Digital cryto-currency may replace valueless fiat currency
Bitcoin is a grassroots nonprofit project that seeks to fashion a new currency out of little more than cryptography, networking and open-source software, and Gavin Andresen is the closest thing the project has to a director. Bitcoin is not, he explains, just a new way to digitally spend dollars, pounds or yen. That's been tried before.
Bitcoin is different: It wholly replaces state-backed currencies with a digital version that's tougher to forge, cuts across international boundaries, can be stored on your hard drive instead of in a bank, and--perhaps most importantly to many of Bitcoin's users--isn't subject to the inflationary whim of whatever Federal Reserve chief decides to print more money.
"Bitcoin is designed to bring us back to a decentralized currency of the people," says Andresen, a 44-year-old software developer and entrepreneur based in Amherst, Mass. "This is like better gold than gold."
As with shiny-metal-backed currencies, Bitcoins derive their value partly through their scarcity, which is defined not by how much can be dug up with shovels but by a cryptographic lottery. Anyone can get Bitcoins without paying cash for them by downloading and running Bitcoin's "mining" program. The machines in Bitcoin's mining network, now in the thousands, compute an encryption function called a "hash" on a set of random numbers, and coins are awarded every ten minutes to whichever miner happens to compute a number below a certain threshold.
That lottery tightly controls how many Bitcoins are created. There are currently close to 6 million in existence. By 2014 there will be about twice that number. Bitcoin's distributed software is set to slow production over time so that there will never be more than 21 million in circulation. "No banker can control it. No evil dictator tyrant can print zillions and destroy the value," says Bruce Wagner, organizer of New York's Bitcoin developer's meet-up.
Of course, the other factor that determines the worth of a currency is whether anyone will accept it in exchange for goods and services. And for Bitcoin, a subculture of geek-friendly merchants is catching on. About $30,000 worth of Bitcoins change hands every day in electronic transactions, spent on Web-hosting, electronics, dog sweaters and alpaca socks.
Also drugs. Particularly illegal ones. Since Bitcoins can be spent on the Internet without the use of a bank account, they offer a convenient system for anonymous purchases. There's no centralized storage of funds, so accounts can't be frozen by law enforcement or PayPal administrators. "Illegal stuff will be a niche for Bitcoin," admits Andresen. "That bothers me, but it's just like any currency. You can't stop dollar bills from being used for the drug trade either. That's an unfortunate feature of any cashlike system."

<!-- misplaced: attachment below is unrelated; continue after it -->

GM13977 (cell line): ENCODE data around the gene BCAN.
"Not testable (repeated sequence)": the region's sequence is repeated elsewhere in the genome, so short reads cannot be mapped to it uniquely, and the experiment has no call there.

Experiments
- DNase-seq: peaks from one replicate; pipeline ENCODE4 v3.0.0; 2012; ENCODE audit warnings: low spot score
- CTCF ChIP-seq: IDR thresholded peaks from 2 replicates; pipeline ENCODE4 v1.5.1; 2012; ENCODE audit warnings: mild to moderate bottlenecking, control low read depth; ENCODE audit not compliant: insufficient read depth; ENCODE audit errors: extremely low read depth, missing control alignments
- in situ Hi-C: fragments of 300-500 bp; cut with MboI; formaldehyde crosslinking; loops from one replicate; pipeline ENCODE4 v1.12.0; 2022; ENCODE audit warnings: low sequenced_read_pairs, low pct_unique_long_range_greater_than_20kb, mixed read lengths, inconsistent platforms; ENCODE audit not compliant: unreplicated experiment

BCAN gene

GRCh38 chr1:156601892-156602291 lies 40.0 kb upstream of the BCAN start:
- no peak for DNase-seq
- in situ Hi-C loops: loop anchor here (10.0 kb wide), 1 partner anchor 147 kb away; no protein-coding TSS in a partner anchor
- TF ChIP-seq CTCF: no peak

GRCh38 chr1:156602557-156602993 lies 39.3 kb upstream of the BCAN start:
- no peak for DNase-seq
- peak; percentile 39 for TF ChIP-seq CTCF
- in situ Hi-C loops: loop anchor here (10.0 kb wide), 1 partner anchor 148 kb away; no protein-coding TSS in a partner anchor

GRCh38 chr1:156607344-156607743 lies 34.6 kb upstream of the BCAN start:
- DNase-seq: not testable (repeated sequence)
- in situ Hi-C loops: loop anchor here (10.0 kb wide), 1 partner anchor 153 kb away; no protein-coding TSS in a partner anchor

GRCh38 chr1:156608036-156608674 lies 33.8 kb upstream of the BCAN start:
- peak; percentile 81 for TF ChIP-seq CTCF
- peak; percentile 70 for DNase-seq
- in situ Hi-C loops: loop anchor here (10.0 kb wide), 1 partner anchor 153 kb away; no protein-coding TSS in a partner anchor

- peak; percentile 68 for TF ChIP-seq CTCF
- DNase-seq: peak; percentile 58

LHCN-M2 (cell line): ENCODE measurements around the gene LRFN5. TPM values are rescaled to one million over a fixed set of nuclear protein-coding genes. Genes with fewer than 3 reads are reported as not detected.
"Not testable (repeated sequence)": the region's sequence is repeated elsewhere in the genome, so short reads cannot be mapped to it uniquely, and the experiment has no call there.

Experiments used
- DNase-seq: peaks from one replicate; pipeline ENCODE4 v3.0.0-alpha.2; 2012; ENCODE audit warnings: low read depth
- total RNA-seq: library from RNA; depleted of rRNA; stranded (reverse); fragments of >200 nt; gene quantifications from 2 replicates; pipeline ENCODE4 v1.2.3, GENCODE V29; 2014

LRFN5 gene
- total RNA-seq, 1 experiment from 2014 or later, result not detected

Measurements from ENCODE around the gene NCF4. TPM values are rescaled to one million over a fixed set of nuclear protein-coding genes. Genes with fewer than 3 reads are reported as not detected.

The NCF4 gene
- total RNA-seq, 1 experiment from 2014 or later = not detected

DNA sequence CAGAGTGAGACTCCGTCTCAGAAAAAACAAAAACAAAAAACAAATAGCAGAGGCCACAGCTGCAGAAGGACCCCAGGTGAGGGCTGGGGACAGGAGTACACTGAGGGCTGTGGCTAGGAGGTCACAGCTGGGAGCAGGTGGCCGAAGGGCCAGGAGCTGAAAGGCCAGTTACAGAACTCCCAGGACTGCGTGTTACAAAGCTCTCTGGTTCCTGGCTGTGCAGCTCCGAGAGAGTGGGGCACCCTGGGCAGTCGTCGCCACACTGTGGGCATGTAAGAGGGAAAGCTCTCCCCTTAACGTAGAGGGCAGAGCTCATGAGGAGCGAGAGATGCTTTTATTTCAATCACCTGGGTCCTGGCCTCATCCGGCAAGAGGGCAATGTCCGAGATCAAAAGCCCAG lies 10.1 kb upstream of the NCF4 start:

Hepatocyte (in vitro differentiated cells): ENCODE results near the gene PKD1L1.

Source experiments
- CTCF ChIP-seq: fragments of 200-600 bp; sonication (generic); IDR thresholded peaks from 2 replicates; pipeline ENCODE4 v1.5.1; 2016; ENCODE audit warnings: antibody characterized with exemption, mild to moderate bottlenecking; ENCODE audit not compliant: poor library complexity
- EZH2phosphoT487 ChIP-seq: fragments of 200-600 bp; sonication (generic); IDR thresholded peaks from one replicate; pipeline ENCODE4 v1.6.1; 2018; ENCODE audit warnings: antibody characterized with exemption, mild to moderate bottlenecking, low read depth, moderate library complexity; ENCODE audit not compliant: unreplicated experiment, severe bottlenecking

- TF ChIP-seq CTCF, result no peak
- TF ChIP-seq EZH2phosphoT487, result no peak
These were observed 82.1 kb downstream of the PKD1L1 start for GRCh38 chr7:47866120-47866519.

Bitcoins' anonymity was no accident. The system was originally designed by Satoshi Nakamoto, a mysterious, privacy-obsessed figure who first described the currency's specs in a series of posts on a cryptography e-mail list in late 2008. Nakamoto declined to be interviewed for this story, and not even Andresen, who took over the project as technical lead in May 2010, has communicated with Bitcoin's founder except through e-mail and posts on Web forums. Nakamoto has compared Bitcoin to the systems of anonymous financial transactions sought by the anarchist cypherpunk movement in the 1990s, whose adherents saw cryptography as a way to shift power from institutions to individuals.
Thanks in part to its growing uses, both black- and white-market, the newborn currency is appreciating at a wild clip. In just the year since Andresen joined the project, it's jumped from half a penny in value to about a dollar.
That possibly irrational exuberance may be a sign that Bitcoin is headed for a speculative bubble. The currency already swings as much as 50% in value over some single days. But Bitcoin's supporters are confident the free market can solve that problem as Bitcoin's advantages attract more nonspeculative buying and selling.
One way they hope to bring more normals into the fold: by expanding Bitcoin's applications to the real world. Bitcoin devotees in New York's informal developer group are rolling out an Android app for mobile Bitcoin buying. They're also building open-source software that can be integrated into point-of-sale terminals.
"Someday this will probably have the Fed scrambling," says the New York meet-up's Bruce Wagner. "They still don't know what Twitter is. By the time they figure this out, it will have already taken hold."